Were the references to DRACULA present in Butler’s draft, or did you add those as you developed the film?

Well, there are over 90 Easter eggs from DRACULA in the film! A lot of them were in Blair’s original script, and then I was just like, “Let’s push it and add more! I love the original novel, so let’s be inspired by it.” There are also nods to other vampire movies and horror films, some of which are visual, so they’re not just in dialogue or character names; they’re actually in the world. For instance, the shrike birds that impale their prey–that’s based on Vlad the Impaler, who inspired Bram Stoker’s DRACULA.

Since the presence of vampires is revealed at the beginning of the third act, were you concerned that dropping those references might give the game away early?

To me, there are enough people who are horror aficionados that I think would enjoy figuring it out early. I’m someone who likes to be, “Ooh, I figured out the twist,” before everybody else does. But you’d be surprised; it’s such a small percentage of the audience that really remembers Stoker’s original text. For instance, people [at early screenings] don’t pick up on Harker, they don’t pick up on Carfax Abbey, they don’t pick up on De Ville. It’s really quite surprising. We did change the name of the butler [played by Sean Pertwee] from Renfield, because we felt that one was a little bit too much, to Mr. Field.

Jessica M. Thompson on the INVITATION set

Given that THE INVITATION is about class conflict, was it always your intention to cast an actress of color in the lead, or was Emmanuel just the best actress you saw for the part?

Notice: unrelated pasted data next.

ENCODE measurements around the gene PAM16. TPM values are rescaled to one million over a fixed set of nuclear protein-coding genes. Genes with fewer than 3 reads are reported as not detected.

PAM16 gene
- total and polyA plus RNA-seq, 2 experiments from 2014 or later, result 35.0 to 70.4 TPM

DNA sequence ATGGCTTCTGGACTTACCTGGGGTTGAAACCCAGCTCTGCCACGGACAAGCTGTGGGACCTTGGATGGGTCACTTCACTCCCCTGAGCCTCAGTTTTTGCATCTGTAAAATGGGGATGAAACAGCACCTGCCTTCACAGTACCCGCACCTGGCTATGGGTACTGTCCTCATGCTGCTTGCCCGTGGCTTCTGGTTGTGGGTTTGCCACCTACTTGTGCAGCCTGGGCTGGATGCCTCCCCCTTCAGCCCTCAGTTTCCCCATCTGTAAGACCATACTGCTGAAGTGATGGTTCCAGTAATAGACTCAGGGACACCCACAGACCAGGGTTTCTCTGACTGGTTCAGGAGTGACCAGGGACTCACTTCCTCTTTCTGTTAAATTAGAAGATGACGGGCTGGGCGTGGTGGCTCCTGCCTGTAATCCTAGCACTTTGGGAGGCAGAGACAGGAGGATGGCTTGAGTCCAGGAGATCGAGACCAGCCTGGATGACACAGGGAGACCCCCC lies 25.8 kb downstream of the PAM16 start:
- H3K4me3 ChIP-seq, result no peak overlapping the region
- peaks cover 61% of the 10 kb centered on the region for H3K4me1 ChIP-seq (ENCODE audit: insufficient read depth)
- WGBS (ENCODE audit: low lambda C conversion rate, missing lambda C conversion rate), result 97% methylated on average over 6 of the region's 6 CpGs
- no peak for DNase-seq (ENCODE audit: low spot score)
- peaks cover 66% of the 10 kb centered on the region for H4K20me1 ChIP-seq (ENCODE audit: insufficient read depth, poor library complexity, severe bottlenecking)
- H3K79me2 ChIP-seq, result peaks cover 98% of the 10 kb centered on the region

It wasn’t in Blair’s original script, but I thought, like you said, when doing this commentary on classism, I felt having Evie be a woman of color would add another layer to that. And to be honest, Nathalie Emmanuel was always at the top of my list. I’ve always thought she’s an incredible actress and hasn’t been given, other than Missandei in GAME OF THRONES, the parts she deserves. I knew she had so much more breadth and talent than the roles she was often being given. She really shines in this film, and I can’t believe this is her first time being #1 on the call sheet, but she well and truly deserves it.

Did Emmanuel’s experience on GAME OF THRONES help when it came to doing the action scenes?

Oh, absolutely, oh my God. Actually, to be honest, all of our actors were so ready for it. They all did stunt training, and she was probably the most experienced in that, along with Sean Pertwee. They have incredible control over their bodies, and what they’re able to achieve. Of course, when a stunt was too dangerous, we used body doubles and things like that, but I don’t think there’s much that Nathalie hasn’t done at this point in her career. She was definitely a fast learner, and someone who commands that physicality.

What was the process of finding an actor with the right chemistry to play Walter?